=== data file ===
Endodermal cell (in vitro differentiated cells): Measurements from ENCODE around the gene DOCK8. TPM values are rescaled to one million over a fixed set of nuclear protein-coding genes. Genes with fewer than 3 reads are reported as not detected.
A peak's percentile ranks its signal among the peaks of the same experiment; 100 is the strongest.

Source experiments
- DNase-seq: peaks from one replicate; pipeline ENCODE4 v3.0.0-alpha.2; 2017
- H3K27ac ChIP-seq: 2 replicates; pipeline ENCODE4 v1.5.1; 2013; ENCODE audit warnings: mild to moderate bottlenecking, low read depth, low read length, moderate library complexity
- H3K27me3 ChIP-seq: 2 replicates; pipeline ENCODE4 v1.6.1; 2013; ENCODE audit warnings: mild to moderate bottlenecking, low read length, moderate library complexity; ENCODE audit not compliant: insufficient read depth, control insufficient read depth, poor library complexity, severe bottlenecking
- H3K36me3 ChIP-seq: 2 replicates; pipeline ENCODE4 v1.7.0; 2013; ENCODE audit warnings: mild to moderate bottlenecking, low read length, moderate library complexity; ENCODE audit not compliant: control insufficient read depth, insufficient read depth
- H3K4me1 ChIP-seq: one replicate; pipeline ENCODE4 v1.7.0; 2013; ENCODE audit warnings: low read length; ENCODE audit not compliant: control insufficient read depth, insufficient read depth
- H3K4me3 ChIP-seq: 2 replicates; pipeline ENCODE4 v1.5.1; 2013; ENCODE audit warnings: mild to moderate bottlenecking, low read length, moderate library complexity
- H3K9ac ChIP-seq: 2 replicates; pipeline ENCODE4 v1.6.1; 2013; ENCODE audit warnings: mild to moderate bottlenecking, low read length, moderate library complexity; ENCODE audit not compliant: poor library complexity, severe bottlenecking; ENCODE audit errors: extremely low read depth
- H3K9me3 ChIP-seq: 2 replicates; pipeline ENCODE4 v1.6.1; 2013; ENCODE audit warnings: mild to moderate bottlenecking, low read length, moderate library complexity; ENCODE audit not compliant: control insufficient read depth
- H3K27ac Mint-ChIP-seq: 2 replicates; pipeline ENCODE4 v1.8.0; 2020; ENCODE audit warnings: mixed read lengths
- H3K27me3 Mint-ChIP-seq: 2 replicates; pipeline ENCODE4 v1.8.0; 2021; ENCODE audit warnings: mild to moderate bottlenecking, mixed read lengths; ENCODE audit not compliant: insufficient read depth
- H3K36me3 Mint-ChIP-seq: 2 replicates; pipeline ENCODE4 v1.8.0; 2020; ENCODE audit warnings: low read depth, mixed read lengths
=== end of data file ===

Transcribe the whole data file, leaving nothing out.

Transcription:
Endodermal cell (in vitro differentiated cells): Measurements from ENCODE around the gene DOCK8. TPM values are rescaled to one million over a fixed set of nuclear protein-coding genes. Genes with fewer than 3 reads are reported as not detected.
A peak's percentile ranks its signal among the peaks of the same experiment; 100 is the strongest.

Source experiments
- DNase-seq: peaks from one replicate; pipeline ENCODE4 v3.0.0-alpha.2; 2017
- H3K27ac ChIP-seq: 2 replicates; pipeline ENCODE4 v1.5.1; 2013; ENCODE audit warnings: mild to moderate bottlenecking, low read depth, low read length, moderate library complexity
- H3K27me3 ChIP-seq: 2 replicates; pipeline ENCODE4 v1.6.1; 2013; ENCODE audit warnings: mild to moderate bottlenecking, low read length, moderate library complexity; ENCODE audit not compliant: insufficient read depth, control insufficient read depth, poor library complexity, severe bottlenecking
- H3K36me3 ChIP-seq: 2 replicates; pipeline ENCODE4 v1.7.0; 2013; ENCODE audit warnings: mild to moderate bottlenecking, low read length, moderate library complexity; ENCODE audit not compliant: control insufficient read depth, insufficient read depth
- H3K4me1 ChIP-seq: one replicate; pipeline ENCODE4 v1.7.0; 2013; ENCODE audit warnings: low read length; ENCODE audit not compliant: control insufficient read depth, insufficient read depth
- H3K4me3 ChIP-seq: 2 replicates; pipeline ENCODE4 v1.5.1; 2013; ENCODE audit warnings: mild to moderate bottlenecking, low read length, moderate library complexity
- H3K9ac ChIP-seq: 2 replicates; pipeline ENCODE4 v1.6.1; 2013; ENCODE audit warnings: mild to moderate bottlenecking, low read length, moderate library complexity; ENCODE audit not compliant: poor library complexity, severe bottlenecking; ENCODE audit errors: extremely low read depth
- H3K9me3 ChIP-seq: 2 replicates; pipeline ENCODE4 v1.6.1; 2013; ENCODE audit warnings: mild to moderate bottlenecking, low read length, moderate library complexity; ENCODE audit not compliant: control insufficient read depth
- H3K27ac Mint-ChIP-seq: 2 replicates; pipeline ENCODE4 v1.8.0; 2020; ENCODE audit warnings: mixed read lengths
- H3K27me3 Mint-ChIP-seq: 2 replicates; pipeline ENCODE4 v1.8.0; 2021; ENCODE audit warnings: mild to moderate bottlenecking, mixed read lengths; ENCODE audit not compliant: insufficient read depth
- H3K36me3 Mint-ChIP-seq: 2 replicates; pipeline ENCODE4 v1.8.0; 2020; ENCODE audit warnings: low read depth, mixed read lengths